CERN’s industrial partners have also benefited from the project to build the LHC. The processes of research and development, coupled with the knowledge transfer from expertise only found in a world-class particle physics laboratory, have resulted in innovations they can reapply to other products in industry, from magnetic resonance imaging (MRI) machines to car manufacturing.
Assembly processes to complete the LHC are expected to finish by mid-2007, in preparation for the start-up in November 2007. The LHC will be central to the next generation of experiments at CERN, enabling scientific investigations that have never been possible before. A new frontier of knowledge will shed light on the unresolved questions of science, such as the search for the elusive Higgs boson to explain the origin of particle mass, investigating the make up of dark matter, and the existence of extra dimensions of space.
James Gillies | alfa
Gamma ray camera offers new view on ultra-high energy electrons in plasma
28.10.2016 | American Physical Society
Scientists measure how ions bombard fusion device walls
28.10.2016 | American Physical Society
Physicists from the University of Würzburg have designed a light source that emits photon pairs. Two-photon sources are particularly well suited for tap-proof data encryption. The experiment's key ingredients: a semiconductor crystal and some sticky tape.
So-called monolayers are at the heart of the research activities. These "super materials" (as the prestigious science magazine "Nature" puts it) have been...
Ultrafast lasers have introduced new possibilities in engraving ultrafine structures, and scientists are now also investigating how to use them to etch microstructures into thin glass. There are possible applications in analytics (lab on a chip) and especially in electronics and the consumer sector, where great interest has been shown.
This new method was born of a surprising phenomenon: irradiating glass in a particular way with an ultrafast laser has the effect of making the glass up to a...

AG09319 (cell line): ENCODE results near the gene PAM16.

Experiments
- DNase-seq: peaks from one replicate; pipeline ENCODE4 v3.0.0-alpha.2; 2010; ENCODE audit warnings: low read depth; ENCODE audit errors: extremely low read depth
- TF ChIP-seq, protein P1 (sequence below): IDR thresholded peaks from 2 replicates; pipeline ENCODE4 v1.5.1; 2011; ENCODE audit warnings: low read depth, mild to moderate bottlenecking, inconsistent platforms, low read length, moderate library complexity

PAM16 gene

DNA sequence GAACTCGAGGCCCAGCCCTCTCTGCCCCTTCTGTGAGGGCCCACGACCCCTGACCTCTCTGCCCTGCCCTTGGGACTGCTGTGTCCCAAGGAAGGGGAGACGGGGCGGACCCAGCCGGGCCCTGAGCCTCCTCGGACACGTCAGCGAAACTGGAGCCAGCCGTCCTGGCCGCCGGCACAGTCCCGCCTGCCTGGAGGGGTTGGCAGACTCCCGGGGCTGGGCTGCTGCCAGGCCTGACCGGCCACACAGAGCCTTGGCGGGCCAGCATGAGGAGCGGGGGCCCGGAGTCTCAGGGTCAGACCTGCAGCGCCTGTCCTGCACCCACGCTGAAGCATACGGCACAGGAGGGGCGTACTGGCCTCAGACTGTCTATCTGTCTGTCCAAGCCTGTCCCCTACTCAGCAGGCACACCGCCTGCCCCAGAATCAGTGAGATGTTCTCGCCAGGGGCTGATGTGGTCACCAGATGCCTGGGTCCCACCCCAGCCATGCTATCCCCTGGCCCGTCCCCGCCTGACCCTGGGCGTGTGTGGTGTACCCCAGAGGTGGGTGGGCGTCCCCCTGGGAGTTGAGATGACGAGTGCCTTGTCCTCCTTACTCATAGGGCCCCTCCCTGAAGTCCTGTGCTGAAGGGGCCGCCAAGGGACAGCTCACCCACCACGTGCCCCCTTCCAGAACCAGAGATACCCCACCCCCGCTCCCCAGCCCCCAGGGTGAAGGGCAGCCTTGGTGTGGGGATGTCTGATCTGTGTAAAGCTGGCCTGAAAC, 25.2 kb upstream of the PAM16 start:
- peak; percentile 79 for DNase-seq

Terahertz excitation of selected crystal vibrations leads to an effective magnetic field that drives coherent spin motion
Controlling functional properties by light is one of the grand goals in modern condensed matter physics and materials science. A new study now demonstrates how...
Researchers from the Institute for Quantum Computing (IQC) at the University of Waterloo led the development of a new extensible wiring technique capable of controlling superconducting quantum bits, representing a significant step towards to the realization of a scalable quantum computer.
"The quantum socket is a wiring method that uses three-dimensional wires based on spring-loaded pins to address individual qubits," said Jeremy Béjanin, a PhD...
In a paper in Scientific Reports, a research team at Worcester Polytechnic Institute describes a novel light-activated phenomenon that could become the basis for applications as diverse as microscopic robotic grippers and more efficient solar cells.
A research team at Worcester Polytechnic Institute (WPI) has developed a revolutionary, light-activated semiconductor nanocomposite material that can be used...
14.10.2016 | Event News
14.10.2016 | Event News
12.10.2016 | Event News
28.10.2016 | Power and Electrical Engineering
28.10.2016 | Physics and Astronomy
28.10.2016 | Life Sciences